A couple of years ago we chose to serve a hearty cassoulet for a dinner we were hosting for a few friends. All of the ingredients were readily available in local markets except one, duck leg confit, or confit de canard. After exhausting all of the prospective local resources I ordered a tin containing six legs with thighs attached from a gourmet food importer whom I found on the internet… for sixty dollars! That painful pinch to the pocketbook convinced me that it was time to prepare our own confit here at home!
Confit de canard is made throughout France but is regarded as a specialty of Gascony, also reputed for its foie gras and Armagnac brandy. It is simply meat, often duck and sometimes goose or pork, that is cooked in its own fat before being canned or preserved in it. It is easy to prepare… and much less expensive than an imported tin! We’ve created a technique that is a bit atypical but capitalizes on the rich flavors of the garlic and herbs as the meat is slowly poached.
Confit de Canard
Rinse and pat dry with paper towels:
8 duck legs
Sprinkle both sides of the legs with:
3 – 4 T kosher salt
Rub in the salt and place them on a platter or in a large flat dish in a single layer. Season both sides with:
1/2 large bunch fresh thyme leaves, stems removed
5 -6 fresh bay leaves, minced
2 shallots, minced
Turn the legs once or twice to distribute the seasonings and place them skin side down.
To the dish add:
10 – 12 whole peeled garlic cloves, halved
Cover the dish with film and refrigerate for 24 hours.
Preheat oven to 275 degrees. In a medium saucepan melt over moderate heat:
- 4 lb lard
Rinse the duck under cool running water, discarding the solids, and pat dry with paper towels:
Heat a large 12-inch skillet or sauteuse over moderately high heat. Add:
- 1 T lard
When the lard has melted and begun to shimmer add the duck legs skin side down without overcrowding. Cook in batches if necessary:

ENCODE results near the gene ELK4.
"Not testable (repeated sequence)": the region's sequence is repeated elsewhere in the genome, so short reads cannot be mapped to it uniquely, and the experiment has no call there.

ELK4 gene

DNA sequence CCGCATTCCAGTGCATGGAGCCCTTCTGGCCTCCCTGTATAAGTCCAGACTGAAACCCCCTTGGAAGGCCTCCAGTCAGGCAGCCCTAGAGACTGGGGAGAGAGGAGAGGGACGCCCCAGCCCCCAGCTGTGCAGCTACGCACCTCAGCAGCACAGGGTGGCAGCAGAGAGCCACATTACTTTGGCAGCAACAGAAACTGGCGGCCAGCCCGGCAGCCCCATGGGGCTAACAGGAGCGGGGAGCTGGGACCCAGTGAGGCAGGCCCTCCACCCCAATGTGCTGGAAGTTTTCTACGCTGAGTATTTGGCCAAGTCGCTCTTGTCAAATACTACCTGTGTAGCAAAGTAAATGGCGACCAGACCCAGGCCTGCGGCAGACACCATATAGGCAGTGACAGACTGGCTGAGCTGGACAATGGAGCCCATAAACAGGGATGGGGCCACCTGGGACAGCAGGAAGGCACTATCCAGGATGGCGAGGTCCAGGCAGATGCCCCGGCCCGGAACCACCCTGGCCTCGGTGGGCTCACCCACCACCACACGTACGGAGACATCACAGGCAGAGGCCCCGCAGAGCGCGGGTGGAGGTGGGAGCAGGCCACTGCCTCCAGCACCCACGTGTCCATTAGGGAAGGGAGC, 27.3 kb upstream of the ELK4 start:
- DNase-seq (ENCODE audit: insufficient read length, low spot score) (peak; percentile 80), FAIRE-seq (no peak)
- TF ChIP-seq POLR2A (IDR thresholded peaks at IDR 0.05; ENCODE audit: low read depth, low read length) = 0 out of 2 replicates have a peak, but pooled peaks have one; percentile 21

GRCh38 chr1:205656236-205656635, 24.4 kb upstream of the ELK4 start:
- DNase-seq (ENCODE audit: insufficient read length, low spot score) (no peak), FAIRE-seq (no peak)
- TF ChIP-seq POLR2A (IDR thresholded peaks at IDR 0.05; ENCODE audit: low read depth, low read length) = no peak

As the legs brown the fat will begin to render. When the skin is golden turn the pieces over with a pair of tongs and brown the meaty side:
When browned on both sides transfer the duck to the side:
To the rendered fat in the pan add:
- 2 shallots, minced
- 10 – 12 whole garlic cloves, halved
Saute until just beginning to brown:
While the shallots and garlic are browning arrange the duck in a single layer in a Dutch oven or large baking dish. Pour the browned ingredients over the legs and add:
- 1/2 large bunch fresh thyme, stems intact but separated
Cover with the melted lard, all pieces submerged, and place in the preheated oven:
Poach for 3 – 4 hours and remove from the oven. The herbs, shallots and garlic will be dark brown:
Remove the legs from the dish and set aside. Using a ladle, carefully strain the hot lard through a fine sieve into a saucepan or large bowl to remove the solids. To preserve the duck place a ladle of fat into a container that your refrigerator will accomodate, ovenproof if possible. Pack in the legs and completely cover them with the seasoned fat with an additional 1/4-inch allowance on top to ensure a good seal. The excess flavorful fat can be stored in an airtight refrigerated container and used in a variety of ways… its rich flavor is a welcomed addition to oven roasted potatoes as well as sauteed vegetables.
Store the confit covered in the refrigerator for at least one week to allow the flavors to mellow. Refrigerated, it will store safely for one to two months. Confit de canard removed from the bone and warmed makes a glorious salad with fresh garden greens and, of course, is magnificent in a hearty, palate pleasing cassoulet… Bon Appetit!
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